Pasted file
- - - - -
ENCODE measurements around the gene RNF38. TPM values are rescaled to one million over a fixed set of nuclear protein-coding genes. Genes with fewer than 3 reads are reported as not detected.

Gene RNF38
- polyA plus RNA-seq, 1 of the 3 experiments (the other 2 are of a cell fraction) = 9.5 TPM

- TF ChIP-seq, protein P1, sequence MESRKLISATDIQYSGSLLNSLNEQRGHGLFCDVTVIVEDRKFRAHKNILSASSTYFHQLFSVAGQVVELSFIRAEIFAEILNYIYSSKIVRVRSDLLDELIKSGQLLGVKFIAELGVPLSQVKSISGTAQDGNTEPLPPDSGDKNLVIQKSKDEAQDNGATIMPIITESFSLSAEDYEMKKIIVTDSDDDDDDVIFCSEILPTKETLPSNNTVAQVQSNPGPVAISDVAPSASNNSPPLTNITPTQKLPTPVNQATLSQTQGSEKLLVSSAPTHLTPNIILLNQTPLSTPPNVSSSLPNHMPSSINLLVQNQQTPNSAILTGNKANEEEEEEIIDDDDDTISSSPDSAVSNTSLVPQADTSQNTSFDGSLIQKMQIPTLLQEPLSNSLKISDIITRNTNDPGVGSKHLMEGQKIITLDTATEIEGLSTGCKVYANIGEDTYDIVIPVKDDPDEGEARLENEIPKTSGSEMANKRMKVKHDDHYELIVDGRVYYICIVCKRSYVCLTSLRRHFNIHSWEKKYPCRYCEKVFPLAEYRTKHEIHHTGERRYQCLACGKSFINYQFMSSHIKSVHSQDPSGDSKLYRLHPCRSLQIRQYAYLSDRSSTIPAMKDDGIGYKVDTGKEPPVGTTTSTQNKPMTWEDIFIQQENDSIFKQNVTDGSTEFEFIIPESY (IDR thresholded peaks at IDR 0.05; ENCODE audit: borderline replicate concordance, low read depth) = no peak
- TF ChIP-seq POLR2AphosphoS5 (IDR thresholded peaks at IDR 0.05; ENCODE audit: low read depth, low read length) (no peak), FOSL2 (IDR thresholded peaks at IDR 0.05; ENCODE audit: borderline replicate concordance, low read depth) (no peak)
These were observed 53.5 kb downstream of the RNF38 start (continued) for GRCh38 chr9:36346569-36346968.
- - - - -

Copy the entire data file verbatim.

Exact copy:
ENCODE measurements around the gene RNF38. TPM values are rescaled to one million over a fixed set of nuclear protein-coding genes. Genes with fewer than 3 reads are reported as not detected.

Gene RNF38
- polyA plus RNA-seq, 1 of the 3 experiments (the other 2 are of a cell fraction) = 9.5 TPM

- TF ChIP-seq, protein P1, sequence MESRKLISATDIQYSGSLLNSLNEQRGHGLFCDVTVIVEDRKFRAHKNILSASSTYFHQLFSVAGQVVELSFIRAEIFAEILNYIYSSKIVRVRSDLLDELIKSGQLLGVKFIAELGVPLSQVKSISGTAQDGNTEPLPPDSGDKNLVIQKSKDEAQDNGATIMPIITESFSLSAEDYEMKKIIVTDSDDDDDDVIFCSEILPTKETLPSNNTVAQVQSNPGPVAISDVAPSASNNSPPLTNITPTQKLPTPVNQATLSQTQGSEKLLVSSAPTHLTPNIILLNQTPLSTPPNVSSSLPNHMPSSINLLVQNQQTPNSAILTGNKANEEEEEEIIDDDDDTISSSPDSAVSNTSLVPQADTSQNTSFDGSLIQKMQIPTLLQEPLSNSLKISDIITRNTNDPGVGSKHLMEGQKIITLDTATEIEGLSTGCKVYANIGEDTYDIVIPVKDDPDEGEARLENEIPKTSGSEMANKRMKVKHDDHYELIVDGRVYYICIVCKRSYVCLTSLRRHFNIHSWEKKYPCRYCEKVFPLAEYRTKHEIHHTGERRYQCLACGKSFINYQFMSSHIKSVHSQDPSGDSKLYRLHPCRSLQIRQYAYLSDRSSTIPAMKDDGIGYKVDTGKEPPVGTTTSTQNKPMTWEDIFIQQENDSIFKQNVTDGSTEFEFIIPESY (IDR thresholded peaks at IDR 0.05; ENCODE audit: borderline replicate concordance, low read depth) = no peak
- TF ChIP-seq POLR2AphosphoS5 (IDR thresholded peaks at IDR 0.05; ENCODE audit: low read depth, low read length) (no peak), FOSL2 (IDR thresholded peaks at IDR 0.05; ENCODE audit: borderline replicate concordance, low read depth) (no peak)
These were observed 53.5 kb downstream of the RNF38 start (continued) for GRCh38 chr9:36346569-36346968.